September 13, 2012
Woman stuck on mountainside for 6 hours
By MICHAEL WOOD, QMI Agency
CALGARY - With no ropes to secure her, a Calgary woman clung to her climbing axe lodged into icy Mount Victoria for six hours awaiting rescue after falling 50 metres.
Through creeping darkness and worsening weather, she held on for dear life with nothing but her crampons and axe until help finally arrived.
"She actually managed to slow her self down and not keep going," said Marc Ledwidge, a Parks Canada visitor safety manager and one of two rescuers who helped bring the woman to safety after her harrowing ordeal near Lake Louise, Alta., Sunday.
"Normally falling down a steep ice slope like that has pretty dire consequences."
The woman, who is in her 20s, was climbing with a partner when she fell off the 3,464-metre mountain around 3 p.m.
Incredibly, she managed the feat a second time when she attempted to crawl back up the cloud-enshrouded mountain.
Weather had taken a bad turn hours before.
"When she heard us flying around, she thought she might go back up the ridge to make herself more visible," Ledwidge said.
The unidentified woman fell again and saved herself a second time.
She had already been clinging there for an hour by the time rescuers were alerted to her precarious situation by her partner.
He trudged to Abbot Hut, an alpine shack on Abbot Pass used by climbers, where luck was a lady with a cellphone.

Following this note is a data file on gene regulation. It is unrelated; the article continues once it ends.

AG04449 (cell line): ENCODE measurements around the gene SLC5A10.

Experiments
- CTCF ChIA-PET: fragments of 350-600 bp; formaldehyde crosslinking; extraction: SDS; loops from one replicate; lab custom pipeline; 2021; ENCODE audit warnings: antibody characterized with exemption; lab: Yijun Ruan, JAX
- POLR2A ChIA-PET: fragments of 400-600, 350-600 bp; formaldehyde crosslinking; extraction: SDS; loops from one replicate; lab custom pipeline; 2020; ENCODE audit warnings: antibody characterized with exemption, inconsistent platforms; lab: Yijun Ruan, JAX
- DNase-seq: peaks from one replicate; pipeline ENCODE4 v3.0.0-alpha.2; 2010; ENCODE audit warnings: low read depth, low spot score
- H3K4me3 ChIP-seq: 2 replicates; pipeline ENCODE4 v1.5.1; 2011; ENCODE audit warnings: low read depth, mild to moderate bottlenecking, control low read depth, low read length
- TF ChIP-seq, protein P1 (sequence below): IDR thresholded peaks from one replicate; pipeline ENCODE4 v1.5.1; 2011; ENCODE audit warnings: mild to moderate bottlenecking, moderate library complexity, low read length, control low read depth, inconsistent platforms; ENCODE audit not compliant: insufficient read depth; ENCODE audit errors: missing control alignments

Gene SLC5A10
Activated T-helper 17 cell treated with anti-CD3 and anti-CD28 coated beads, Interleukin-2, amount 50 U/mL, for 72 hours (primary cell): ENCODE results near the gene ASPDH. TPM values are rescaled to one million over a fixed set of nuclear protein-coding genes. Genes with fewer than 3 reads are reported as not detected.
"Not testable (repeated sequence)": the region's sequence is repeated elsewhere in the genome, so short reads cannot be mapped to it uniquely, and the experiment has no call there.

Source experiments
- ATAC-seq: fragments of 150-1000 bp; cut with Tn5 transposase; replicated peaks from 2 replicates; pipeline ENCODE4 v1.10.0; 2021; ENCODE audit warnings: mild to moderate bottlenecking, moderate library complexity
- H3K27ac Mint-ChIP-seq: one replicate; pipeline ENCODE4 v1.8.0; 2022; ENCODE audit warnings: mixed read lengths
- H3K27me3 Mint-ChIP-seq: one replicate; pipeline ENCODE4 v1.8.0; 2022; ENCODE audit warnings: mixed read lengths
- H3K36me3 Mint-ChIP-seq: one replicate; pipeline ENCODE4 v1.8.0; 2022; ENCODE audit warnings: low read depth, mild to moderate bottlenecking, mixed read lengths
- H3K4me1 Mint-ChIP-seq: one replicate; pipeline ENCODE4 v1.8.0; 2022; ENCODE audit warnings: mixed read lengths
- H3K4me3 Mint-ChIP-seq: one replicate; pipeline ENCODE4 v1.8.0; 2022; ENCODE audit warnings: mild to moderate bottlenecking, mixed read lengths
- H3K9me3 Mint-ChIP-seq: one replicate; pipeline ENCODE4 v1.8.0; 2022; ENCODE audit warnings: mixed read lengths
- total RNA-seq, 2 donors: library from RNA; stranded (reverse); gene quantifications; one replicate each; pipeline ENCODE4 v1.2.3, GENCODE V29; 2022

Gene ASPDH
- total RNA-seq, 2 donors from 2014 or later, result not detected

If it wasn't for her, the man would have had to walk for hours to Lake O'Hara to find the closest landline to call for help.
"If that would have happened, we likely would have been too late to get in there."
It still took the crew -- pilot Lance Cooper, Ledwidge and rescue specialist Aaron Beardmore -- several more hours before they could reach Abbot Pass due to the weather.
The mountain was encased in clouds, making it impossible for Ledwidge and his climbing partner to spot the woman.
Ledwidge and Beardmore struck out to find the woman, with whom they finally made voice contact in the black of night.
Beardmore clipped her in and he and Ledwidge guided her back to Abbot Hut, where everyone spent the night.
Ledwidge said the woman was glad to see them and she suffered only minor frostbite.
"She was a little cold, but for having waited there for six hours ... we expected her to be a lot colder," he said.
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